SM: What sport properties provide official sponsors is exclusivity within advertising and promotion to use their official marks and logos. Legally this exclusivity does not, and should not, extend to sports properties “owning” the entire “thematic space” of their respective events. It is appropriate for sports properties to communicate to the business community what types of advertising and promotional activities are legally acceptable. Within the Olympic context, the Canadian Olympic Committee provides a great example of educating the business community as to the parameters of their legal protections. This can be one of the more effective mechanisms: explaining to the business community how official sponsors support the overall program through their financial investments, and how the ambush marketing of non-sponsors can potentially devalue official sponsorship programs at the risk of losing such funding for Olympic programs. In other words, educating the business community can serve as a potential deterrent. The so-called “name & shame” campaigns, whereby sports properties publicly chastise non-sponsors can, however, backfire. One notable example of this is when FIFA and official beer sponsor Anheuser-Busch called out the Bavarian Beer Girls during the World Cup in South Africa in 2010. Their vigilance in arresting a handful of women for ambush marketing resulted in millions of dollars in publicity for the Dutch Bavarian Beer Company and a groundswell of negative publicity. I would contend that the best approach in this scenario would have been to simply ignore the Bavarian Beer girls’ publicity stunt! Ultimately, I think the most effective “mechanism” official sponsors can use is simply to “out market” their competition in terms of advertising/promotion dollars spent, and creativity in better capturing the consumers’ attention.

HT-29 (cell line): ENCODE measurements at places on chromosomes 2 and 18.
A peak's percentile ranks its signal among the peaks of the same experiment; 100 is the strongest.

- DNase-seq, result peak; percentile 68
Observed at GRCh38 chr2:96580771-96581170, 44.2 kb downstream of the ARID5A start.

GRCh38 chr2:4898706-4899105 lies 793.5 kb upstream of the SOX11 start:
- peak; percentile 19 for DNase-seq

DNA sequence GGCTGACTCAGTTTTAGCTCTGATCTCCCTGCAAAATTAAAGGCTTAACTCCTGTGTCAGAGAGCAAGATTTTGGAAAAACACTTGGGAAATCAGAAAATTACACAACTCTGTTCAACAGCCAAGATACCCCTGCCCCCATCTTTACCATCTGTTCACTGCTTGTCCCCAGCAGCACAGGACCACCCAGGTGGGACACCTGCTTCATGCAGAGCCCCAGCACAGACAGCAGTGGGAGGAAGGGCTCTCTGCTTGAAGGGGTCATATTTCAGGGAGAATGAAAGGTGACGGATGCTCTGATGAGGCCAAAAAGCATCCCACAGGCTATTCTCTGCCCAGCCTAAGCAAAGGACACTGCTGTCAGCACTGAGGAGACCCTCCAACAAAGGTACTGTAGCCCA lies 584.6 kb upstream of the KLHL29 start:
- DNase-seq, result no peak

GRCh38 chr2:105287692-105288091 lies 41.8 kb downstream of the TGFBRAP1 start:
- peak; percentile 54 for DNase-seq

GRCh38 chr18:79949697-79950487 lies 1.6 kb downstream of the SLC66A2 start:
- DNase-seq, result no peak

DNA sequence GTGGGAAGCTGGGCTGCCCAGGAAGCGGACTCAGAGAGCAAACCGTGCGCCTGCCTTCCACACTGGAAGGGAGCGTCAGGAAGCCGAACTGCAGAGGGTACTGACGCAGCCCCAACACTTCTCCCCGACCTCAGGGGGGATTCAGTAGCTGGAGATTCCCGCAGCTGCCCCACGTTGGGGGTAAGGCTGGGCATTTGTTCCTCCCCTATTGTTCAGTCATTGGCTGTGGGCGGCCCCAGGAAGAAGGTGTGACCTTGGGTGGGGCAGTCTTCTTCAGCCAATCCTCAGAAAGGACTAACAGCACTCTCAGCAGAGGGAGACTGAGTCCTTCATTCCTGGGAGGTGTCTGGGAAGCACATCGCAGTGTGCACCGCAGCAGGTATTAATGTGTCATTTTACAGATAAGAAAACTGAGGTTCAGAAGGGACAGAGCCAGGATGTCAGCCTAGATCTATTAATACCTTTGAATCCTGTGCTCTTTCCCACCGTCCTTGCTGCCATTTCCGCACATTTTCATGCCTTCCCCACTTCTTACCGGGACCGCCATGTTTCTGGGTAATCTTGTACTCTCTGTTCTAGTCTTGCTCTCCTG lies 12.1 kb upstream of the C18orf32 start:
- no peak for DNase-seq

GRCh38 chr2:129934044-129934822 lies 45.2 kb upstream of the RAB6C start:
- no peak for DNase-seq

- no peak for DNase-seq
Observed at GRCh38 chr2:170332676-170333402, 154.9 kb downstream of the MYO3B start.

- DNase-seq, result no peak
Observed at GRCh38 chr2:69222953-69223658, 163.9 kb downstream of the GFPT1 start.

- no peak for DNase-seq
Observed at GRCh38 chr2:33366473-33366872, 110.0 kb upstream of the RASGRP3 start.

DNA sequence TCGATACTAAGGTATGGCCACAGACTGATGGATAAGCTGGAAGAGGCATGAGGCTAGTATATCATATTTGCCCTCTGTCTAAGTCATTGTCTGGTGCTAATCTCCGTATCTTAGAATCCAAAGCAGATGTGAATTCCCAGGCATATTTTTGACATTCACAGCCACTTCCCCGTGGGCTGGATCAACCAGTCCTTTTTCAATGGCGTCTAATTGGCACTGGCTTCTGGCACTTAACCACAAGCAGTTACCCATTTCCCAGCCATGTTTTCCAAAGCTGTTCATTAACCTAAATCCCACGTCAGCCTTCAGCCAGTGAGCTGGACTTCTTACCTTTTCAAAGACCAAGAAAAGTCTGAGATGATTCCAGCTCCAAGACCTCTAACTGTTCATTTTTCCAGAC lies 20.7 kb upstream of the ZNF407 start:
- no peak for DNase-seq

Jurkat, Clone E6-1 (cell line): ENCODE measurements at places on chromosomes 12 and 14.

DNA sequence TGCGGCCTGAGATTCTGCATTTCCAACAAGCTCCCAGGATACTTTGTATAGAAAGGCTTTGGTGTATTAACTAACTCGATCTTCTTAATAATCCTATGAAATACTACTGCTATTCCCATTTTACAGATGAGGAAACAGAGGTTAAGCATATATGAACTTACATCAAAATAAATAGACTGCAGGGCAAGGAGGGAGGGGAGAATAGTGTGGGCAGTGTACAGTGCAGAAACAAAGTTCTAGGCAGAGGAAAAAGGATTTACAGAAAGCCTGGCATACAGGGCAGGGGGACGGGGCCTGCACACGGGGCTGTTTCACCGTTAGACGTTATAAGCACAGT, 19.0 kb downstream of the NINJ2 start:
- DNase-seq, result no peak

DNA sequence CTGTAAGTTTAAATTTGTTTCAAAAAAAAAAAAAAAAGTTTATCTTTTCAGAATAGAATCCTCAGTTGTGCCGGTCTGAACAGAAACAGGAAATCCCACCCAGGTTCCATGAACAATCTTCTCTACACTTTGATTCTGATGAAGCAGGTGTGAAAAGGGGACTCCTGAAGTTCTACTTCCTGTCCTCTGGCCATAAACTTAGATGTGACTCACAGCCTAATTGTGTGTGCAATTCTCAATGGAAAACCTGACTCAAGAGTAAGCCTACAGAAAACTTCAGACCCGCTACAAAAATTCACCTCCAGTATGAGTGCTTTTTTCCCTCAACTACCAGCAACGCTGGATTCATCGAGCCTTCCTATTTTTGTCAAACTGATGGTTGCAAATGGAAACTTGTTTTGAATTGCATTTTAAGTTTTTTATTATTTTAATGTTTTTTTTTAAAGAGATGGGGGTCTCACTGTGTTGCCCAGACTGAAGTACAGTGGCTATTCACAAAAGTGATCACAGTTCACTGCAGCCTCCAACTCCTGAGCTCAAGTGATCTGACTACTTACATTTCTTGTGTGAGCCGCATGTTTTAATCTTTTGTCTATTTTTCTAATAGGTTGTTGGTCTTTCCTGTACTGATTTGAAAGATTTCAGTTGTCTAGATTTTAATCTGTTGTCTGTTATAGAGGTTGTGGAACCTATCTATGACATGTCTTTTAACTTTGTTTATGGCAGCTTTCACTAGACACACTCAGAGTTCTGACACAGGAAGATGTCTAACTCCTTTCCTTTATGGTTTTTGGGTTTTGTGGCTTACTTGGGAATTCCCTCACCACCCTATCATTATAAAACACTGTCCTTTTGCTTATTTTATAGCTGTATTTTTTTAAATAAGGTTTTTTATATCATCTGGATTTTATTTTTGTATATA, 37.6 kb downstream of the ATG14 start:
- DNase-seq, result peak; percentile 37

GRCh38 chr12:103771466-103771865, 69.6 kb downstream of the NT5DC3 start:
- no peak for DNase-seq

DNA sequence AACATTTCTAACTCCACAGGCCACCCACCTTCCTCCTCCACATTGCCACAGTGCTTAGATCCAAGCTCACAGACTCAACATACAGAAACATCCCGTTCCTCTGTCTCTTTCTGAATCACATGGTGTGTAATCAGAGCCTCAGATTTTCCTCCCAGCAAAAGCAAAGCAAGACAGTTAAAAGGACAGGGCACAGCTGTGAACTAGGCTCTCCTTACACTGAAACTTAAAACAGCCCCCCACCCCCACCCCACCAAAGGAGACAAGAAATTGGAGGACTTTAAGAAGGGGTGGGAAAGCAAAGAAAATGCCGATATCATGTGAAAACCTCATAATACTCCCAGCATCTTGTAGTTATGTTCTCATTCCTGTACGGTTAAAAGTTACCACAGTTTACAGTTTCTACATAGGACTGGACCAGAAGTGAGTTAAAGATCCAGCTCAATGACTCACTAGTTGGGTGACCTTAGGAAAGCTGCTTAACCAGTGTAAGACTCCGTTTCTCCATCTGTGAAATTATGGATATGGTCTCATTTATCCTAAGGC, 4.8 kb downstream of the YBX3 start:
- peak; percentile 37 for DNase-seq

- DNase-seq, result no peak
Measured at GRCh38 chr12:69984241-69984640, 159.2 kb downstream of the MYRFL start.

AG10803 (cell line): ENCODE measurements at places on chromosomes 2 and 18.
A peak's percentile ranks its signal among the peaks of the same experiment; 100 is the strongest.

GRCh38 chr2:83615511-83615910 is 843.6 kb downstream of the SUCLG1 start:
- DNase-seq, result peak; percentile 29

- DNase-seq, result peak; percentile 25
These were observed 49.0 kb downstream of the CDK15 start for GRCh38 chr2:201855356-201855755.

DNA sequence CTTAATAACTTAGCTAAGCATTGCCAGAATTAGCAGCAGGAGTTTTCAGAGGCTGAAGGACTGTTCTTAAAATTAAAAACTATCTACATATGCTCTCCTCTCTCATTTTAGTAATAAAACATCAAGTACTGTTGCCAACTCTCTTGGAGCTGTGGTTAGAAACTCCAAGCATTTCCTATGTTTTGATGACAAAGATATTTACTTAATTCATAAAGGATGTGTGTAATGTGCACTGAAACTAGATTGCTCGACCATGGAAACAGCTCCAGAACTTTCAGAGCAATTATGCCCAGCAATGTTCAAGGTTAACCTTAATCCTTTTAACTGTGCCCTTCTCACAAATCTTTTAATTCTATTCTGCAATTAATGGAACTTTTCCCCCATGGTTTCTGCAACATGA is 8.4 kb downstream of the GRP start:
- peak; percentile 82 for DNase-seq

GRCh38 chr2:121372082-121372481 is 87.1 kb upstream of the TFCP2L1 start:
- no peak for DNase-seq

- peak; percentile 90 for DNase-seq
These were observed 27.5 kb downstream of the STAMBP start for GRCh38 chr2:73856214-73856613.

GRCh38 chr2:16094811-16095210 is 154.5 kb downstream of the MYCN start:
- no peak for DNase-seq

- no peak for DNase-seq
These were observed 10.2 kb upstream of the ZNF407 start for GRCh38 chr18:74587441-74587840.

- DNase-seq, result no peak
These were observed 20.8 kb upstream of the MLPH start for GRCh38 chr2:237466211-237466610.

JSEL: The National Football League (NFL) partnered with local law enforcement to form Operation Team Player to help curtail the illegal importation of counterfeit sports apparel and merchandise. The successful operation led to the seizure of nearly 450,000 counterfeit sports-related items worth an estimated $39 million. Do you think that it would be an effective practice for companies concerned about third parties “ambushing” their brand’s marks to use similar tactics?

SM: It is important to distinguish between counterfeiting and ambush marketing. Counterfeiting entails the unauthorized use of protected trademarks on tangible products. This is clearly illegal. On the other hand, ambush marketing is implemented through advertising and promotion campaigns (not involving tangible products). Any non-sponsor seeking to align or associate with a sporting event is typically savvy enough to not include registered trademarks in their campaigns. Thus, during the Super Bowl, we see official sponsors using the Super Bowl logo and word mark, and non-sponsors using non-trademarked phrases like “The Big Game.” Whereas sports properties have mechanisms to stop counterfeiting (i.e., partnerships with governmental customs agencies and on-site “logo police”), these don’t apply to advertising/promotion campaigns, which instead can only be policed by the properties’ sponsorship/marketing divisions.

JSEL: Companies often utilize social media platforms such as Facebook, Twitter, and Instagram to advertise their newest collections and launch their latest advertising campaigns. Through monitoring various social media platforms, one of the COC’s interns at the Sochi Olympics discovered that a major brand was running a sweepstakes that erroneously used the COC’s brand mark. For companies and organizations with a global presence, how can they protect their intellectual property mark’s online from such activity?